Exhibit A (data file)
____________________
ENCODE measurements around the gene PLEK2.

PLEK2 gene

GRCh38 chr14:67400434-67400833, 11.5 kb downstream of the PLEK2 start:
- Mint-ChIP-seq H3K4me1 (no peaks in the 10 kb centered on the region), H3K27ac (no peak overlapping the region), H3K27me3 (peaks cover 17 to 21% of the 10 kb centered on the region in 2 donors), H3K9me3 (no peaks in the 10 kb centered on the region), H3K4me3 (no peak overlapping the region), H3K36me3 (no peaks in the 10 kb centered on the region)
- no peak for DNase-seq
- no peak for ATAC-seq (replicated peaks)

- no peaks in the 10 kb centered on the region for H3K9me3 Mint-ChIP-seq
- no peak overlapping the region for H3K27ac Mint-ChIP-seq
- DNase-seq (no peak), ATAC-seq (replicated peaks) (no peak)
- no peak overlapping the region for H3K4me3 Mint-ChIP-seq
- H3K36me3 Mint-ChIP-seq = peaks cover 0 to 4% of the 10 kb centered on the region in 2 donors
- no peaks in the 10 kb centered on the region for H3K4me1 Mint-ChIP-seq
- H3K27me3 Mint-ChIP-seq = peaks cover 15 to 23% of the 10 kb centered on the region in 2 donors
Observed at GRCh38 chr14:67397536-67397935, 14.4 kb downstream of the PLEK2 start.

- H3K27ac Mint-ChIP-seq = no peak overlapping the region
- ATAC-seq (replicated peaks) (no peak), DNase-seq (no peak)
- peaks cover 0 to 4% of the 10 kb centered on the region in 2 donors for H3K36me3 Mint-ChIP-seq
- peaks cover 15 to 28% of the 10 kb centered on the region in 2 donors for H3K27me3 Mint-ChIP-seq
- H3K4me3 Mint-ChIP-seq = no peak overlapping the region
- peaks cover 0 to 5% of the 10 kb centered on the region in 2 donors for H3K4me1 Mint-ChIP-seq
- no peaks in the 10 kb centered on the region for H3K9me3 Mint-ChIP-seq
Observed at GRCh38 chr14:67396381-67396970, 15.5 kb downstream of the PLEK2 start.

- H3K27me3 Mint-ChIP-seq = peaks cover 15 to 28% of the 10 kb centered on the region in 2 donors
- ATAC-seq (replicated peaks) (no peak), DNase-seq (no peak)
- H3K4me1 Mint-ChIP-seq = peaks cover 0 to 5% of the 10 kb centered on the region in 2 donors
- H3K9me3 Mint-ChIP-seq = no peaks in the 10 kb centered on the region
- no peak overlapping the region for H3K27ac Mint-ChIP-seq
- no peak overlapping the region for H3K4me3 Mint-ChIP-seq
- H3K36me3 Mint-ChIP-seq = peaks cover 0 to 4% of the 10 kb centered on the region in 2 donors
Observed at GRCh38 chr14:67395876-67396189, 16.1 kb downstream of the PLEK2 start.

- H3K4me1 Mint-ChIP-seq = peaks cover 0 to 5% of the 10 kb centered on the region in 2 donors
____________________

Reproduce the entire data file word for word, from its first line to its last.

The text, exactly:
ENCODE measurements around the gene PLEK2.

PLEK2 gene

GRCh38 chr14:67400434-67400833, 11.5 kb downstream of the PLEK2 start:
- Mint-ChIP-seq H3K4me1 (no peaks in the 10 kb centered on the region), H3K27ac (no peak overlapping the region), H3K27me3 (peaks cover 17 to 21% of the 10 kb centered on the region in 2 donors), H3K9me3 (no peaks in the 10 kb centered on the region), H3K4me3 (no peak overlapping the region), H3K36me3 (no peaks in the 10 kb centered on the region)
- no peak for DNase-seq
- no peak for ATAC-seq (replicated peaks)

- no peaks in the 10 kb centered on the region for H3K9me3 Mint-ChIP-seq
- no peak overlapping the region for H3K27ac Mint-ChIP-seq
- DNase-seq (no peak), ATAC-seq (replicated peaks) (no peak)
- no peak overlapping the region for H3K4me3 Mint-ChIP-seq
- H3K36me3 Mint-ChIP-seq = peaks cover 0 to 4% of the 10 kb centered on the region in 2 donors
- no peaks in the 10 kb centered on the region for H3K4me1 Mint-ChIP-seq
- H3K27me3 Mint-ChIP-seq = peaks cover 15 to 23% of the 10 kb centered on the region in 2 donors
Observed at GRCh38 chr14:67397536-67397935, 14.4 kb downstream of the PLEK2 start.

- H3K27ac Mint-ChIP-seq = no peak overlapping the region
- ATAC-seq (replicated peaks) (no peak), DNase-seq (no peak)
- peaks cover 0 to 4% of the 10 kb centered on the region in 2 donors for H3K36me3 Mint-ChIP-seq
- peaks cover 15 to 28% of the 10 kb centered on the region in 2 donors for H3K27me3 Mint-ChIP-seq
- H3K4me3 Mint-ChIP-seq = no peak overlapping the region
- peaks cover 0 to 5% of the 10 kb centered on the region in 2 donors for H3K4me1 Mint-ChIP-seq
- no peaks in the 10 kb centered on the region for H3K9me3 Mint-ChIP-seq
Observed at GRCh38 chr14:67396381-67396970, 15.5 kb downstream of the PLEK2 start.

- H3K27me3 Mint-ChIP-seq = peaks cover 15 to 28% of the 10 kb centered on the region in 2 donors
- ATAC-seq (replicated peaks) (no peak), DNase-seq (no peak)
- H3K4me1 Mint-ChIP-seq = peaks cover 0 to 5% of the 10 kb centered on the region in 2 donors
- H3K9me3 Mint-ChIP-seq = no peaks in the 10 kb centered on the region
- no peak overlapping the region for H3K27ac Mint-ChIP-seq
- no peak overlapping the region for H3K4me3 Mint-ChIP-seq
- H3K36me3 Mint-ChIP-seq = peaks cover 0 to 4% of the 10 kb centered on the region in 2 donors
Observed at GRCh38 chr14:67395876-67396189, 16.1 kb downstream of the PLEK2 start.

- H3K4me1 Mint-ChIP-seq = peaks cover 0 to 5% of the 10 kb centered on the region in 2 donors